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Passport (or Passporting)

Passporting is a regulatory mechanism that allows financial services firms that are authorized to operate in one European Union (EU) member state to conduct business in other EU member states without having to obtain additional authorization. Passporting allows firms to “passport” their authorization from one EU member state to another, enabling them to offer their services across the EU without facing the burden of obtaining separate authorization in each individual country. The passporting system is designed to facilitate the free movement of goods and services within the EU, and to make it easier for firms to do business across national borders. Passporting is only available to firms that are authorized to operate in an EU member state and that meet certain criteria, such as being subject to prudential regulation and supervision in their home country. Passporting is not available to firms that are based outside the EU.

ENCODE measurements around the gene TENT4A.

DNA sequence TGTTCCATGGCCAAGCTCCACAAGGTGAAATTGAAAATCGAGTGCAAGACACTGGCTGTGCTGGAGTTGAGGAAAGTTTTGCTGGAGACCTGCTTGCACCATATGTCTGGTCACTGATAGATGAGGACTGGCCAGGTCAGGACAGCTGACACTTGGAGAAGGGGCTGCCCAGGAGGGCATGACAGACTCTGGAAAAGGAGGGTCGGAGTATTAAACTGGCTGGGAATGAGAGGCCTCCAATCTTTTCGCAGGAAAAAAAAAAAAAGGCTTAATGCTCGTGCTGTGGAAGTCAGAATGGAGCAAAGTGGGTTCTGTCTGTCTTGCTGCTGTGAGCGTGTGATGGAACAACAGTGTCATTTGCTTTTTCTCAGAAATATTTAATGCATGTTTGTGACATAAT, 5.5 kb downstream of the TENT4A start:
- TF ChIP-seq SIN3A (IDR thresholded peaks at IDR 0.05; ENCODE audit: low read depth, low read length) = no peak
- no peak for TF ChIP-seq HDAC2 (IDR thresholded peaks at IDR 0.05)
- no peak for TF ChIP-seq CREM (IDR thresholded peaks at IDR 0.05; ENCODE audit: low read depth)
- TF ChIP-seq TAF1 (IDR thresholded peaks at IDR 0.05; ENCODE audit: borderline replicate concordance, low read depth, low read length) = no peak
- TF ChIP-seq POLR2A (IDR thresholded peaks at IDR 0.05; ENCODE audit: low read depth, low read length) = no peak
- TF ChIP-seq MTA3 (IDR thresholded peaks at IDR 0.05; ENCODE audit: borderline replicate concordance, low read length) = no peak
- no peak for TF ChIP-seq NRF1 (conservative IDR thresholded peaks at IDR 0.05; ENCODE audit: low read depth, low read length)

So, if you had a license from, let’s say, UK you could go and passport it to other countries like Germany, like Netherlands, like Belgium, and Spain and so forth. And you could pick up customers from those countries without actually being licensed in that country.

A passport, like in the physical sense, allows you to go to other places, to travel to other places. In the payments world, a passport will allow you to pick up transactions from other countries. Very simply put, passporting is a mechanism by which you extend the reach of your license to other countries.

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This page was last updated on January 4, 2023.